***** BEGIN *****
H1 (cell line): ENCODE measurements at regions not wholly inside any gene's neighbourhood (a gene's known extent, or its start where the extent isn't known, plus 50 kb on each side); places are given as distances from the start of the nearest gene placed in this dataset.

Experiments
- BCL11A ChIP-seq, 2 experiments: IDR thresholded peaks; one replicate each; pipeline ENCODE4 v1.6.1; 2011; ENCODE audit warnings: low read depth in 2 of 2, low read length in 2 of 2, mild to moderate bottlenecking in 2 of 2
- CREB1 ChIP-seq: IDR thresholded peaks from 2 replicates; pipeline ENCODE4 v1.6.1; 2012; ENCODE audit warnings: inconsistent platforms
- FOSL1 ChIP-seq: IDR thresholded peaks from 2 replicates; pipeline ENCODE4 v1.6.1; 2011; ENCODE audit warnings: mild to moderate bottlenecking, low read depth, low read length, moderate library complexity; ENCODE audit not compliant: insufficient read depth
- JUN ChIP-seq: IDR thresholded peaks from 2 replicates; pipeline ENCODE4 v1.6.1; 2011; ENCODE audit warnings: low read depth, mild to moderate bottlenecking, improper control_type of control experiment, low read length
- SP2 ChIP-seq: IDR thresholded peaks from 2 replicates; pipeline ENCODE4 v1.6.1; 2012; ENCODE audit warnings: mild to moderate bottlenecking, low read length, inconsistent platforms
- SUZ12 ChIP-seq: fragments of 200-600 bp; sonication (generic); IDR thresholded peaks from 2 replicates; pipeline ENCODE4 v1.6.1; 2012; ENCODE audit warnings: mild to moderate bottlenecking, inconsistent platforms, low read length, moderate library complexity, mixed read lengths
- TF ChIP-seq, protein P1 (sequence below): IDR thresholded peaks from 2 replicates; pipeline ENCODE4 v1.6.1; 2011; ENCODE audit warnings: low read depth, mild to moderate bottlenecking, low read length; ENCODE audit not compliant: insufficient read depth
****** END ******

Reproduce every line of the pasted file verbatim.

H1 (cell line): ENCODE measurements at regions not wholly inside any gene's neighbourhood (a gene's known extent, or its start where the extent isn't known, plus 50 kb on each side); places are given as distances from the start of the nearest gene placed in this dataset.

Experiments
- BCL11A ChIP-seq, 2 experiments: IDR thresholded peaks; one replicate each; pipeline ENCODE4 v1.6.1; 2011; ENCODE audit warnings: low read depth in 2 of 2, low read length in 2 of 2, mild to moderate bottlenecking in 2 of 2
- CREB1 ChIP-seq: IDR thresholded peaks from 2 replicates; pipeline ENCODE4 v1.6.1; 2012; ENCODE audit warnings: inconsistent platforms
- FOSL1 ChIP-seq: IDR thresholded peaks from 2 replicates; pipeline ENCODE4 v1.6.1; 2011; ENCODE audit warnings: mild to moderate bottlenecking, low read depth, low read length, moderate library complexity; ENCODE audit not compliant: insufficient read depth
- JUN ChIP-seq: IDR thresholded peaks from 2 replicates; pipeline ENCODE4 v1.6.1; 2011; ENCODE audit warnings: low read depth, mild to moderate bottlenecking, improper control_type of control experiment, low read length
- SP2 ChIP-seq: IDR thresholded peaks from 2 replicates; pipeline ENCODE4 v1.6.1; 2012; ENCODE audit warnings: mild to moderate bottlenecking, low read length, inconsistent platforms
- SUZ12 ChIP-seq: fragments of 200-600 bp; sonication (generic); IDR thresholded peaks from 2 replicates; pipeline ENCODE4 v1.6.1; 2012; ENCODE audit warnings: mild to moderate bottlenecking, inconsistent platforms, low read length, moderate library complexity, mixed read lengths
- TF ChIP-seq, protein P1 (sequence below): IDR thresholded peaks from 2 replicates; pipeline ENCODE4 v1.6.1; 2011; ENCODE audit warnings: low read depth, mild to moderate bottlenecking, low read length; ENCODE audit not compliant: insufficient read depth